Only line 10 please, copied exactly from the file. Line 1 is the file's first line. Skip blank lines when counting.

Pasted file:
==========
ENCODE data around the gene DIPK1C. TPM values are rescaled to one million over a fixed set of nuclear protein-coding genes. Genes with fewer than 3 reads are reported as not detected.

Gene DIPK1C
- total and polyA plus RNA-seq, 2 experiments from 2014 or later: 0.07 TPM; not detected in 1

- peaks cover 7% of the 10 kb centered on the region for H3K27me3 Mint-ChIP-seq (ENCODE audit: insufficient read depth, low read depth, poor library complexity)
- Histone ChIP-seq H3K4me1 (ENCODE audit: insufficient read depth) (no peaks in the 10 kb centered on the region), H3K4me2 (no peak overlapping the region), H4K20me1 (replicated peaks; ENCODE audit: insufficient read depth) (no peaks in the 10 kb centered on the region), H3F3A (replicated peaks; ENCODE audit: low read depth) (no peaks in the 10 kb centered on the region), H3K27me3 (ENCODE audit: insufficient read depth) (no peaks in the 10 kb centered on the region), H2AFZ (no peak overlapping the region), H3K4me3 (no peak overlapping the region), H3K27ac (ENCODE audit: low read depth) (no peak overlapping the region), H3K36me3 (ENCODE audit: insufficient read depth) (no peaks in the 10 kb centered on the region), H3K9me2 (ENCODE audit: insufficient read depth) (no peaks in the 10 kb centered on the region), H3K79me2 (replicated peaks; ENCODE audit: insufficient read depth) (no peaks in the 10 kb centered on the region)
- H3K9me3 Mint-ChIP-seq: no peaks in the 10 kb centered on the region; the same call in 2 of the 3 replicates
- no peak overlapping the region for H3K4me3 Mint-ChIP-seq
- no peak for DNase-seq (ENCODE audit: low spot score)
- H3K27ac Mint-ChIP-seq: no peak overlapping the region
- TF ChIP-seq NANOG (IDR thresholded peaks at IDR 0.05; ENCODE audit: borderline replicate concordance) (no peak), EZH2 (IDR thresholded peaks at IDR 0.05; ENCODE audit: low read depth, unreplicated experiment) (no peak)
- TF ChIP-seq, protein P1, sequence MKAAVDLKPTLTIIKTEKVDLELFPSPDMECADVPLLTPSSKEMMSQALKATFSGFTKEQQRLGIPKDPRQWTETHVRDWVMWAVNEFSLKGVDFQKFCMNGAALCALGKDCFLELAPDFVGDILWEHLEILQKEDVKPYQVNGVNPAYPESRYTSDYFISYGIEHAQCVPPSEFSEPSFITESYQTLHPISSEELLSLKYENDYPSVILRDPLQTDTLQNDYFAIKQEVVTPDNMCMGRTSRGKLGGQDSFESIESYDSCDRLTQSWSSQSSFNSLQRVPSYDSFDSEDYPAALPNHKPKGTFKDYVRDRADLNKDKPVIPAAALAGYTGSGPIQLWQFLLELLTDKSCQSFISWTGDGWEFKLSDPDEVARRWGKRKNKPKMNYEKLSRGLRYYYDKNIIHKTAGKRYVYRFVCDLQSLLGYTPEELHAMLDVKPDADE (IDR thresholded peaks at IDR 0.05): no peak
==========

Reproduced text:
- TF ChIP-seq NANOG (IDR thresholded peaks at IDR 0.05; ENCODE audit: borderline replicate concordance) (no peak), EZH2 (IDR thresholded peaks at IDR 0.05; ENCODE audit: low read depth, unreplicated experiment) (no peak)